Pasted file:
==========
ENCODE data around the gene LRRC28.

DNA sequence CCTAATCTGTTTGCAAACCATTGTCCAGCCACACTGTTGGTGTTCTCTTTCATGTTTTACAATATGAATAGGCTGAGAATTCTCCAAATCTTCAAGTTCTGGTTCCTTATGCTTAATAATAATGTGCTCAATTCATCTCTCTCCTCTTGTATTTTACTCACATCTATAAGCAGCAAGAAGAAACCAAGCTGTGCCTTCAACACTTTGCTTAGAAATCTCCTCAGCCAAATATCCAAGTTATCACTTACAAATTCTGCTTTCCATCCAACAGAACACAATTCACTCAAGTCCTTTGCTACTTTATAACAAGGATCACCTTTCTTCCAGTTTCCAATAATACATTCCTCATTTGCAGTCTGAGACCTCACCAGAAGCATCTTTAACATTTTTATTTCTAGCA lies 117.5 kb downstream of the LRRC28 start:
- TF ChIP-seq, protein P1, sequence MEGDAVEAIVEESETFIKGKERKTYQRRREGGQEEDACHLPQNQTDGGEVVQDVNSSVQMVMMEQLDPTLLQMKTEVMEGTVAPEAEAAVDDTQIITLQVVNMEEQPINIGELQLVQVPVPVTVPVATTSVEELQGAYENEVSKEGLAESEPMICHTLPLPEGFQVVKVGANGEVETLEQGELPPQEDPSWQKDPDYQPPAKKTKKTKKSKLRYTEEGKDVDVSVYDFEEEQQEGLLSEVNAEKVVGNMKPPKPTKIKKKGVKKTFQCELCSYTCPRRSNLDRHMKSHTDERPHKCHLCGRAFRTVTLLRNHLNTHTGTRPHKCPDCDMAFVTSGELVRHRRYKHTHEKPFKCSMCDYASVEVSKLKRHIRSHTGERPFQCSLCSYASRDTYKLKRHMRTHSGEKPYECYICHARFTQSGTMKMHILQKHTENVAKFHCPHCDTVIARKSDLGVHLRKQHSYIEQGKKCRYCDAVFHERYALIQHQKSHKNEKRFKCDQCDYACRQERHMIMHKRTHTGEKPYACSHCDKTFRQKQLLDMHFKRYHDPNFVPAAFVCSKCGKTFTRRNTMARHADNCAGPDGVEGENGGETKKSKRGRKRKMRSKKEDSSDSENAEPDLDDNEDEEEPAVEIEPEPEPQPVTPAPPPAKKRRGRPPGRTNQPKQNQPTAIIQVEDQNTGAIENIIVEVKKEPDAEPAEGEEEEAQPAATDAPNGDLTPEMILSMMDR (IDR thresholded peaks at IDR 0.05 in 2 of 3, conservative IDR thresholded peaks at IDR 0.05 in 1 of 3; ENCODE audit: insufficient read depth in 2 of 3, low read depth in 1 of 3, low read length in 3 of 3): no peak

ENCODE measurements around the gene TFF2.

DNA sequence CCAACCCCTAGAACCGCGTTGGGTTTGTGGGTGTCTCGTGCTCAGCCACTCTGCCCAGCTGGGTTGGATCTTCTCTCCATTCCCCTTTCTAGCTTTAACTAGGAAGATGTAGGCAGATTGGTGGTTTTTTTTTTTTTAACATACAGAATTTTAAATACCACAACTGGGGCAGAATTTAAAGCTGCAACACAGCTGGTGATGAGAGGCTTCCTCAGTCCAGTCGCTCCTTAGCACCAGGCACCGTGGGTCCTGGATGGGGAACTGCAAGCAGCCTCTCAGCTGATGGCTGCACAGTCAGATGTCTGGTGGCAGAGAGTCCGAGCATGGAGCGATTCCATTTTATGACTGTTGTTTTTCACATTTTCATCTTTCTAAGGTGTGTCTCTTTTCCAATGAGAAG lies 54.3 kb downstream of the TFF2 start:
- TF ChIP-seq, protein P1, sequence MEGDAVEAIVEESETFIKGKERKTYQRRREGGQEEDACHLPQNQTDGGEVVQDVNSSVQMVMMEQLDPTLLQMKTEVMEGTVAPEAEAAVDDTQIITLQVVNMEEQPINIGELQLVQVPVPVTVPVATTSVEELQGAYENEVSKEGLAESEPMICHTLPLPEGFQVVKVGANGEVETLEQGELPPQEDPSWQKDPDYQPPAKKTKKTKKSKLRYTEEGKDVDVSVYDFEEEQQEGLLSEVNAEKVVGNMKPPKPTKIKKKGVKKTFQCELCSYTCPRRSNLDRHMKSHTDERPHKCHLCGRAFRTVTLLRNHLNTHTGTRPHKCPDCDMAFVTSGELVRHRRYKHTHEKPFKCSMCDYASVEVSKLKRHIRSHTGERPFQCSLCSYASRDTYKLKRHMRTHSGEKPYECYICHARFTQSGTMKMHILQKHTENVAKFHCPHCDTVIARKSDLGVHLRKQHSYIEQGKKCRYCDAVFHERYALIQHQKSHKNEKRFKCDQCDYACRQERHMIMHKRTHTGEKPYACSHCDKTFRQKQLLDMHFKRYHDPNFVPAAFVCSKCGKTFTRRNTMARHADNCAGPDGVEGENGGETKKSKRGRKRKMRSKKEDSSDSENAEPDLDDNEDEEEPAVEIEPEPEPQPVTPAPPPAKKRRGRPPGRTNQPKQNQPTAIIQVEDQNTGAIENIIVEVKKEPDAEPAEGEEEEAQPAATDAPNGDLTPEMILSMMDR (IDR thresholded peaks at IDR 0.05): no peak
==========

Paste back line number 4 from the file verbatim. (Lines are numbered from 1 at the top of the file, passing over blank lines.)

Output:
ENCODE measurements around the gene TFF2.